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‘Waves of revulsion’ in Scotland if Boris Johnson returns, says Blackford


There will be a ‘wave of revulsion’ across Scotland if Boris Johnson is sent back to No 10, the SNP leader in Westminster has said.

The former prime minister is said to be back from the Caribbean as he is touted as a leadership candidate to succeed Liz Truss less than two months after leaving office.

Mr Johnson has not announced his intention to run for leader but is believed to have the backing of dozens of MPs.

But Ian Blackford attacked the former Tory leader, calling instead for a general election.

There are real fears the Tories will want to sack us again Boris Johnson – I think there will be a wave of revulsion across Scotland

Ian Blackford

Talk of Mr Johnson returning to the top job has also been met with resistance from within the Conservative Party, including Douglas Ross, who reportedly told the BBC he thought it would be a ‘disaster’.

Mr Johnson was consistently one of the most unpopular political leaders in polls of Scots.

“We have a Conservative government that is out of touch and, if I may say so, running out of time,” Mr Blackford told BBC Radio Scotland on Friday.

“As we discuss this this morning, there are real concerns that the Tories may want to sack Boris Johnson again – I think there will be a wave of revulsion across Scotland.”

He added: ‘You must really think the Tories haven’t learned anything from what we’ve been through and why Boris Johnson had to be swept away.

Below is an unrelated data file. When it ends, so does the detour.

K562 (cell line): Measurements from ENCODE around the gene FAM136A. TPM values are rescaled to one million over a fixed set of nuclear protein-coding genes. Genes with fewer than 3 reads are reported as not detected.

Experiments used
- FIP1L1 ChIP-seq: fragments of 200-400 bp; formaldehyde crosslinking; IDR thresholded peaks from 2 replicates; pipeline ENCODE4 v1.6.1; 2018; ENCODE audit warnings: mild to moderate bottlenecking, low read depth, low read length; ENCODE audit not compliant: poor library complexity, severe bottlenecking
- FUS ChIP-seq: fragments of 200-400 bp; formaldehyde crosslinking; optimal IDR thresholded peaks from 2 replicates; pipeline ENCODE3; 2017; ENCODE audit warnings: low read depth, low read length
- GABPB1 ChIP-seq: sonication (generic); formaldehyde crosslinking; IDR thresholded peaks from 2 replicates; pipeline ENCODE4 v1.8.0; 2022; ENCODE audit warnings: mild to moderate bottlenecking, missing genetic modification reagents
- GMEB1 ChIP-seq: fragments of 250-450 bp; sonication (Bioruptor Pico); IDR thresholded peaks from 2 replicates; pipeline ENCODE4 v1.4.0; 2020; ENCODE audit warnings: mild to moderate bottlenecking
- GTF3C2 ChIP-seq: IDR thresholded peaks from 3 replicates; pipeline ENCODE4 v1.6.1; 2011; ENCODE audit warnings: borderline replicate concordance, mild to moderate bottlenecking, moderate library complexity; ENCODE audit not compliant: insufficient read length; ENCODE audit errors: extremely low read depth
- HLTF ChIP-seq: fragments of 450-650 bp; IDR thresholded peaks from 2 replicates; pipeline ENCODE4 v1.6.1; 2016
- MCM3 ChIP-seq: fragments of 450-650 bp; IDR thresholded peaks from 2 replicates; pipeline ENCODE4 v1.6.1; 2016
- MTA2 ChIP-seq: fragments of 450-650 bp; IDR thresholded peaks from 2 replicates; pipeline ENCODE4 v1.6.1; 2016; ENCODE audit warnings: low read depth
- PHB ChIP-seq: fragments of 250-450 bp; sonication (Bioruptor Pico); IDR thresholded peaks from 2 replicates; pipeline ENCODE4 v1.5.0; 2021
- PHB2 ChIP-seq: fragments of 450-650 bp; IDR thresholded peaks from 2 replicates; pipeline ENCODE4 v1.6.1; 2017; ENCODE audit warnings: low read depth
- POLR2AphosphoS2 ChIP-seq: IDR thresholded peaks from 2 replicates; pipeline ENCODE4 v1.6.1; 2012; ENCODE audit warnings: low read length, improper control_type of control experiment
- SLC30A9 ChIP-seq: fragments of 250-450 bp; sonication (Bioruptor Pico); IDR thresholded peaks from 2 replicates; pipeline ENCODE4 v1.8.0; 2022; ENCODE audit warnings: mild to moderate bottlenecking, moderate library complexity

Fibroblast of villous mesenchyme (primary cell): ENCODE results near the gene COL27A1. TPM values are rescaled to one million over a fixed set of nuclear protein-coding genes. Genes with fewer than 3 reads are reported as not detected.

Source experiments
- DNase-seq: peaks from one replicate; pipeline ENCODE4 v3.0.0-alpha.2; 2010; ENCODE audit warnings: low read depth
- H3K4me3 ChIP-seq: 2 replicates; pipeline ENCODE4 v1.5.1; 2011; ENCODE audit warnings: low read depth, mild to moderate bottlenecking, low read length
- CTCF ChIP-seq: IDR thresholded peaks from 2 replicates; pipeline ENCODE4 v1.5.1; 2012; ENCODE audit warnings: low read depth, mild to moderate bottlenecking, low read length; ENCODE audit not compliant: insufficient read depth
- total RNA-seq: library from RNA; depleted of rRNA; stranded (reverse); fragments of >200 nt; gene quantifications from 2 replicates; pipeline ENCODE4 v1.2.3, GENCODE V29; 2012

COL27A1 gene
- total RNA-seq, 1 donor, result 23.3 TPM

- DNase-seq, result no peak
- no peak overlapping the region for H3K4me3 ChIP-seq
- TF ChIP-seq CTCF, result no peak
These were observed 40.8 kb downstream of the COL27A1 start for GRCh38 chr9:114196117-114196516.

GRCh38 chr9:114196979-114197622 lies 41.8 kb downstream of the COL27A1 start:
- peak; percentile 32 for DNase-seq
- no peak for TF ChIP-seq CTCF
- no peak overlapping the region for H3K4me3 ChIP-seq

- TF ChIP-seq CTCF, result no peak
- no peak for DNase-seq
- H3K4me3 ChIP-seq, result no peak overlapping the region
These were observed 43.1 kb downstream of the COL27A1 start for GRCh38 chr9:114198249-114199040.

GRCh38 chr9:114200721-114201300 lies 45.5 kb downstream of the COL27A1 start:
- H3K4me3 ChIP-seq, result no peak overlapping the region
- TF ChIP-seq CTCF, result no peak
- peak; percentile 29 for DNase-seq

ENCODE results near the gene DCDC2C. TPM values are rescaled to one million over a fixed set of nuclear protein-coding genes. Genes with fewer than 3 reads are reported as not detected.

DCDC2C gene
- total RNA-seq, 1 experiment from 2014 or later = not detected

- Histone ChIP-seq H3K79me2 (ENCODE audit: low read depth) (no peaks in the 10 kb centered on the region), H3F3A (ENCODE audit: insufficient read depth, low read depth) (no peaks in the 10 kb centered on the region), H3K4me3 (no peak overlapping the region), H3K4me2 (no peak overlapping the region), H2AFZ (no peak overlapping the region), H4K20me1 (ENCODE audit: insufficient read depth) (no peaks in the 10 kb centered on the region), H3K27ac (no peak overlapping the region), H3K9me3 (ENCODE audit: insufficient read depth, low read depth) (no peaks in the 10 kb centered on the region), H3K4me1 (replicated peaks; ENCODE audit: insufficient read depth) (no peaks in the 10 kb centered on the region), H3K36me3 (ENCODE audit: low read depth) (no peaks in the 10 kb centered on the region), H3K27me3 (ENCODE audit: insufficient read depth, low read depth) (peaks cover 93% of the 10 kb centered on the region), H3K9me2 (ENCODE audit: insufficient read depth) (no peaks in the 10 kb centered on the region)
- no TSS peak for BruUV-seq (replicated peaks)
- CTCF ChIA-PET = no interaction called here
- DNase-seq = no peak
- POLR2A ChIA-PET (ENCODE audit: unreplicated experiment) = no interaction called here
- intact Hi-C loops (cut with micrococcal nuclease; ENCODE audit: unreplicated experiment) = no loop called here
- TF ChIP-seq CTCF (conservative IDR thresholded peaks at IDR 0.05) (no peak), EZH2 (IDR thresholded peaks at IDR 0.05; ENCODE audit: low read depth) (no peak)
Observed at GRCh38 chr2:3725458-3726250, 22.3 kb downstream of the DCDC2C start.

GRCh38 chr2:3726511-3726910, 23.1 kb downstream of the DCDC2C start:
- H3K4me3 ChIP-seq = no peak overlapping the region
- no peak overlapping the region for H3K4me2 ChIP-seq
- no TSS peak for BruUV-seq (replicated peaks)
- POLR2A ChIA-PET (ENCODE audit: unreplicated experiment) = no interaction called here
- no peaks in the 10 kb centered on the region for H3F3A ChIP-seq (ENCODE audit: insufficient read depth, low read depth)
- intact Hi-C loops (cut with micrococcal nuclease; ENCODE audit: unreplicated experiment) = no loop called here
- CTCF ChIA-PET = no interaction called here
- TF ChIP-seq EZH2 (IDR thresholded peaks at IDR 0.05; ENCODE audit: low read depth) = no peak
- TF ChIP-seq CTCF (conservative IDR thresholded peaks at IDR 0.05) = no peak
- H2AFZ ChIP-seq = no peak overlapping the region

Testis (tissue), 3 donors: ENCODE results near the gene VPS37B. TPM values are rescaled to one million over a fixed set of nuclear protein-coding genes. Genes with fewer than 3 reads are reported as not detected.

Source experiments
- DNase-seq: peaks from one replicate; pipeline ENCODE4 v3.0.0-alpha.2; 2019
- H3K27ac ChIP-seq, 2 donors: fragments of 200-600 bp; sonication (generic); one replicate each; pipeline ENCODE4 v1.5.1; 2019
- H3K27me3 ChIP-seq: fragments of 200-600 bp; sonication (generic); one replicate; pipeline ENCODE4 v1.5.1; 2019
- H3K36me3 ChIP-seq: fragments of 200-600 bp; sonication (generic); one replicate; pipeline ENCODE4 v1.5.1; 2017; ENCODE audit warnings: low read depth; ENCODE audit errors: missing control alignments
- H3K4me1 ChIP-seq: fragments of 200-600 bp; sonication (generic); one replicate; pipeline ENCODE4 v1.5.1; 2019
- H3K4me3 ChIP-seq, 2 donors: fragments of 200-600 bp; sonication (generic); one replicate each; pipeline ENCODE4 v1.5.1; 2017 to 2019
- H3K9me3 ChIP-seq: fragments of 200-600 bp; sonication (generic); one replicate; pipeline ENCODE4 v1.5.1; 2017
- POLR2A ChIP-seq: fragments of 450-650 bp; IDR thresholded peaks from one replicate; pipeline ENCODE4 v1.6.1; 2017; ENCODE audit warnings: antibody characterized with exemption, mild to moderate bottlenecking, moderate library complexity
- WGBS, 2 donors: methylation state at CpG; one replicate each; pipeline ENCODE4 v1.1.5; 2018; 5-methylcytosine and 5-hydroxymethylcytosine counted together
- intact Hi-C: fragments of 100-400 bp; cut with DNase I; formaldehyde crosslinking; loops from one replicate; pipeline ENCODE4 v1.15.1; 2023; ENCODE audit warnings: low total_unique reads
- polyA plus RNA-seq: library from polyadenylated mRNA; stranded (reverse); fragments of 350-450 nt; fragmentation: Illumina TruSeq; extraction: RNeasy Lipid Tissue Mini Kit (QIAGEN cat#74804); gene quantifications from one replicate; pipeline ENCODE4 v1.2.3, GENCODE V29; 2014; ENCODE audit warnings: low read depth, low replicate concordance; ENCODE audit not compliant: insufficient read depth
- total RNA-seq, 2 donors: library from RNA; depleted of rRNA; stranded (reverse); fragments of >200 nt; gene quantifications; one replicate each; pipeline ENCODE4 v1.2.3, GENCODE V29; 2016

“We cannot continue to see Parliament as the personal plaything of those on the Conservative right who want to embrace the policies they have put in place.”

The leader of the SNP Westminster said it was in the national interest for the Tories to realize ‘time is up’ and call an election.

Polling expert Professor Sir John Curtice told BBC Scotland’s The Nine on Thursday that it was ‘inconceivable’ that Tory MPs would hand over Mr Johnson to Downing Street.

“Boris Johnson is still under investigation by the House of Commons Privileges Committee,” he said.

“Frankly, I think it is inconceivable that Tory MPs would want to put them back in the situation where – whether or not what Boris Johnson said in defending the party was the truth or not – they want to go back and revisit this psycho -drama.

“It is also abundantly clear from the reaction of some Tory MPs this evening that the prospect of Boris Johnson’s candidacy is that probably of these three candidates (including Rishi Sunak and Penny Mordaunt) he is the least likely to win. unite the party.”

Meanwhile, Scotland Office minister Lord Offord told the same program that having three prime ministers in three months was not an “ideal situation”.

But he said the UK government had a mandate from the 2019 general election and there should be no further votes.

Asked about the possibility of Boris Johnson’s return, Lord Offord said it was not about ‘the personality of any individual’ but about ensuring that a Prime Minister ‘will stand up and carry out the mandate that entrusted to him in 2019″.

He also declined to say who he would like to see as the new occupant of No 10, saying: ‘It’s up to the MPs and they have to get their appointments.

Asked if the truncated leadership election would stifle debate, Lord Offord replied: ‘We had six weeks of debate, and it didn’t work out very well, did it?’